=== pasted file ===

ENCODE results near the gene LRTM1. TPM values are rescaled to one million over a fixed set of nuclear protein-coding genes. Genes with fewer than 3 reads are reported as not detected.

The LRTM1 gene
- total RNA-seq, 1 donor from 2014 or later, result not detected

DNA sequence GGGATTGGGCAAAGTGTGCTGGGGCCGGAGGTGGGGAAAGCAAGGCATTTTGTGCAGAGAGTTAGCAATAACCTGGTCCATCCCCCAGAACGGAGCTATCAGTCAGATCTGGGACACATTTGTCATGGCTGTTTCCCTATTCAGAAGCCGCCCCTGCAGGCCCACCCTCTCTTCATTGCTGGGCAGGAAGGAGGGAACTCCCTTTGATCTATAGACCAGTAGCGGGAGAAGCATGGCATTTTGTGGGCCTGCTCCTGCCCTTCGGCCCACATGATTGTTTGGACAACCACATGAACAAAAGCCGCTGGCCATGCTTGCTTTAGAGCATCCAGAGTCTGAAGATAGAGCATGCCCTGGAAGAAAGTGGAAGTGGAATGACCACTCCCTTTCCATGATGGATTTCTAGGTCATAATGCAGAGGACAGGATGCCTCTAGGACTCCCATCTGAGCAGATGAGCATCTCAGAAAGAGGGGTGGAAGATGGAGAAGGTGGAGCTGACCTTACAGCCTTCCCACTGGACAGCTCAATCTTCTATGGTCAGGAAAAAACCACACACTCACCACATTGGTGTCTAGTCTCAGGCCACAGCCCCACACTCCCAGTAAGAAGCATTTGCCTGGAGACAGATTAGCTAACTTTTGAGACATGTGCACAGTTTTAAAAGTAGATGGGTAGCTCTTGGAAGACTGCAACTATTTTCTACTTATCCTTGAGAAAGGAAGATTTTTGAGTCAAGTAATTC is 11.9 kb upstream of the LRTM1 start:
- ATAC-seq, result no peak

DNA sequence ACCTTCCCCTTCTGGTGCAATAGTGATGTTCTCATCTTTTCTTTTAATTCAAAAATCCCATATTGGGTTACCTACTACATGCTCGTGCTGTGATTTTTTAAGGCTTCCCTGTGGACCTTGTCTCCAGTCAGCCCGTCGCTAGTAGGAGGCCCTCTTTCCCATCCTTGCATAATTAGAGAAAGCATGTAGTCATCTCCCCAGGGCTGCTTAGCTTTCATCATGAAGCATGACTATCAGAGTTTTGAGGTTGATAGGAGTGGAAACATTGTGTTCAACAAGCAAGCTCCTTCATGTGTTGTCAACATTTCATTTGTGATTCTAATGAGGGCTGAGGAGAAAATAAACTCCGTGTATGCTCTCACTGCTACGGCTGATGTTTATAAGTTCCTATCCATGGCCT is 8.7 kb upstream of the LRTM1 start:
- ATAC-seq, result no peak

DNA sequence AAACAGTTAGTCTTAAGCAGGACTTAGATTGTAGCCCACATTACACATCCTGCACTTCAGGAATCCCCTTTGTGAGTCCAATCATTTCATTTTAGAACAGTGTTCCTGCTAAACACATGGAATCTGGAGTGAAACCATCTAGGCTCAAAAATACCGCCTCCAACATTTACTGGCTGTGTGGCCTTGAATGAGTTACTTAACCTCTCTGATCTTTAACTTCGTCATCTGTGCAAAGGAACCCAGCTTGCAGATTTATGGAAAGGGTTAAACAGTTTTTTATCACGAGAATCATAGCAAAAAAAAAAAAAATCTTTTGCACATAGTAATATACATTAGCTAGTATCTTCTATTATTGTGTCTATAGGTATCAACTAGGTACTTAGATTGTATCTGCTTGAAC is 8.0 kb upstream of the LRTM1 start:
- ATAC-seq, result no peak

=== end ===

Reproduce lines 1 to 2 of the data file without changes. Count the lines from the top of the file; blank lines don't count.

ENCODE results near the gene LRTM1. TPM values are rescaled to one million over a fixed set of nuclear protein-coding genes. Genes with fewer than 3 reads are reported as not detected.

The LRTM1 gene